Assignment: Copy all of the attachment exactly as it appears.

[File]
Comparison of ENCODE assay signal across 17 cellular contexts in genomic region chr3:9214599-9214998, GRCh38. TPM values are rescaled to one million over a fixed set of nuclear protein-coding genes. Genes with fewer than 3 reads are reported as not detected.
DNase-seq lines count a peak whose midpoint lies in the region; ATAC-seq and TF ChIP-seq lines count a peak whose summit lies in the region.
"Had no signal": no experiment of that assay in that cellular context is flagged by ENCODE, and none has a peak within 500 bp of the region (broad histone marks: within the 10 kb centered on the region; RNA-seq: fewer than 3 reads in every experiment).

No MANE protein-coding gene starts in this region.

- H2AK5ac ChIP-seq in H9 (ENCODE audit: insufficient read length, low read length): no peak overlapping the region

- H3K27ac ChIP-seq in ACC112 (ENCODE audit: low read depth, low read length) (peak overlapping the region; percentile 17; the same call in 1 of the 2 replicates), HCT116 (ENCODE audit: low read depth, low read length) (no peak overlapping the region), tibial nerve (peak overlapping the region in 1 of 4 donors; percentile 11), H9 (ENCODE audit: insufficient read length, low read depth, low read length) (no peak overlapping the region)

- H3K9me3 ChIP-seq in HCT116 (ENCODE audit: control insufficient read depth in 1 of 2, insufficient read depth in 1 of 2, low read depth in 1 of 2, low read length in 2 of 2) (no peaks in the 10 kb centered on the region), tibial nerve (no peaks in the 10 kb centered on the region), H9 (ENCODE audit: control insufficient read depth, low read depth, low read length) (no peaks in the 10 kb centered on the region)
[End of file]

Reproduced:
Comparison of ENCODE assay signal across 17 cellular contexts in genomic region chr3:9214599-9214998, GRCh38. TPM values are rescaled to one million over a fixed set of nuclear protein-coding genes. Genes with fewer than 3 reads are reported as not detected.
DNase-seq lines count a peak whose midpoint lies in the region; ATAC-seq and TF ChIP-seq lines count a peak whose summit lies in the region.
"Had no signal": no experiment of that assay in that cellular context is flagged by ENCODE, and none has a peak within 500 bp of the region (broad histone marks: within the 10 kb centered on the region; RNA-seq: fewer than 3 reads in every experiment).

No MANE protein-coding gene starts in this region.

- H2AK5ac ChIP-seq in H9 (ENCODE audit: insufficient read length, low read length): no peak overlapping the region

- H3K27ac ChIP-seq in ACC112 (ENCODE audit: low read depth, low read length) (peak overlapping the region; percentile 17; the same call in 1 of the 2 replicates), HCT116 (ENCODE audit: low read depth, low read length) (no peak overlapping the region), tibial nerve (peak overlapping the region in 1 of 4 donors; percentile 11), H9 (ENCODE audit: insufficient read length, low read depth, low read length) (no peak overlapping the region)

- H3K9me3 ChIP-seq in HCT116 (ENCODE audit: control insufficient read depth in 1 of 2, insufficient read depth in 1 of 2, low read depth in 1 of 2, low read length in 2 of 2) (no peaks in the 10 kb centered on the region), tibial nerve (no peaks in the 10 kb centered on the region), H9 (ENCODE audit: control insufficient read depth, low read depth, low read length) (no peaks in the 10 kb centered on the region)